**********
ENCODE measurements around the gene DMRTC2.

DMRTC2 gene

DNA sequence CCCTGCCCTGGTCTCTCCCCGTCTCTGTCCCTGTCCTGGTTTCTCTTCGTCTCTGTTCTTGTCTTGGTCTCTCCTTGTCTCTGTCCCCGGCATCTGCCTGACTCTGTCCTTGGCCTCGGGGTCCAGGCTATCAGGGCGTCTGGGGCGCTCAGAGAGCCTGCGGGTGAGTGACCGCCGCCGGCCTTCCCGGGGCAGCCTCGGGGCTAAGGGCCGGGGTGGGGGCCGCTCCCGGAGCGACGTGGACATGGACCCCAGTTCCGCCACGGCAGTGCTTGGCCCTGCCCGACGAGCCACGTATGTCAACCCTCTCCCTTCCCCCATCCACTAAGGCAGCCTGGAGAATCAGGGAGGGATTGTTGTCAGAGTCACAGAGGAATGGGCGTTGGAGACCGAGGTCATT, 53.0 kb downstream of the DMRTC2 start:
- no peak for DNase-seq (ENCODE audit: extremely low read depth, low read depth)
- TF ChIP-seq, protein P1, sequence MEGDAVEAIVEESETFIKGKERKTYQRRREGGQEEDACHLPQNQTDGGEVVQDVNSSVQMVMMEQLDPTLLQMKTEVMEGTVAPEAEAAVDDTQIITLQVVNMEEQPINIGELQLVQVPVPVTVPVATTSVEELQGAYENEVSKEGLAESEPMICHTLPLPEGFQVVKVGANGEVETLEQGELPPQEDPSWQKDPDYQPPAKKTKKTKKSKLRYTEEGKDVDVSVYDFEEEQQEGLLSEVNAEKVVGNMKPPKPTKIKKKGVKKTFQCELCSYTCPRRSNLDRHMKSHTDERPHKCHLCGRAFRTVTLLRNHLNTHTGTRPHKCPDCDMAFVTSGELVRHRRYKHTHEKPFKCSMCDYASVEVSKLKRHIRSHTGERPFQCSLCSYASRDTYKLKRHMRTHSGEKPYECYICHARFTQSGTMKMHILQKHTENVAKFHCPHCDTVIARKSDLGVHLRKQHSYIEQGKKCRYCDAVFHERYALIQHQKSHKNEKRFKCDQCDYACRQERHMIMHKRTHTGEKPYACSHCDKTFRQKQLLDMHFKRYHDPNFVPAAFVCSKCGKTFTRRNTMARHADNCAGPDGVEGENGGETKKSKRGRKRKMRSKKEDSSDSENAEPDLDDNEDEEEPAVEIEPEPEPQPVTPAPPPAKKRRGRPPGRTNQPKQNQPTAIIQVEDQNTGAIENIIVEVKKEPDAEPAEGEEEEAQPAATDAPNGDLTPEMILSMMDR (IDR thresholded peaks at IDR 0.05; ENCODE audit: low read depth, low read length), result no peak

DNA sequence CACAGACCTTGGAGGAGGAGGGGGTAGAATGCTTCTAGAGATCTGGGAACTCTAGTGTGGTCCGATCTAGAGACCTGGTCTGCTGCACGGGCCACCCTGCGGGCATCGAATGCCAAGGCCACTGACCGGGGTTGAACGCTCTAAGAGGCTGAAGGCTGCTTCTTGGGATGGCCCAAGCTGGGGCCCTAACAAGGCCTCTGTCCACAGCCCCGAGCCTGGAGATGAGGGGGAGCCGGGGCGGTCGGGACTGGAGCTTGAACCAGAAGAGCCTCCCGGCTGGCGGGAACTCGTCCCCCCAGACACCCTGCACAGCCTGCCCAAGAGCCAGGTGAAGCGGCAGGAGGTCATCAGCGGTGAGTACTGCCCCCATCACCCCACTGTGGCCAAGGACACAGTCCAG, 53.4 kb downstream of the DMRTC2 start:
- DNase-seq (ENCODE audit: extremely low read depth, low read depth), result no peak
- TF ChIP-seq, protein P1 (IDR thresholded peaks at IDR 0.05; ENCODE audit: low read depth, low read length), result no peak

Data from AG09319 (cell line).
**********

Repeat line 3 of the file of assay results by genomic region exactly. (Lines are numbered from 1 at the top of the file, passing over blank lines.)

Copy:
DNA sequence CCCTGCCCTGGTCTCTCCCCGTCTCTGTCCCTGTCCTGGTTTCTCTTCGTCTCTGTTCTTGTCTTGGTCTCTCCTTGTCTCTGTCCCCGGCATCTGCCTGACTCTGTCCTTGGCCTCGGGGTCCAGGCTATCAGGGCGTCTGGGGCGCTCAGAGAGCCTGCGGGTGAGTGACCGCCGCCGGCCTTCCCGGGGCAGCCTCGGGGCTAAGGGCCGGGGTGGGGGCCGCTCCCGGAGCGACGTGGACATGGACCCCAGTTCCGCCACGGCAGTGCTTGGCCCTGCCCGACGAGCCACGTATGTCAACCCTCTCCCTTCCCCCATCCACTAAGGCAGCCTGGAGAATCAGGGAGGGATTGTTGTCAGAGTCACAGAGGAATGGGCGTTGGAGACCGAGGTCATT, 53.0 kb downstream of the DMRTC2 start: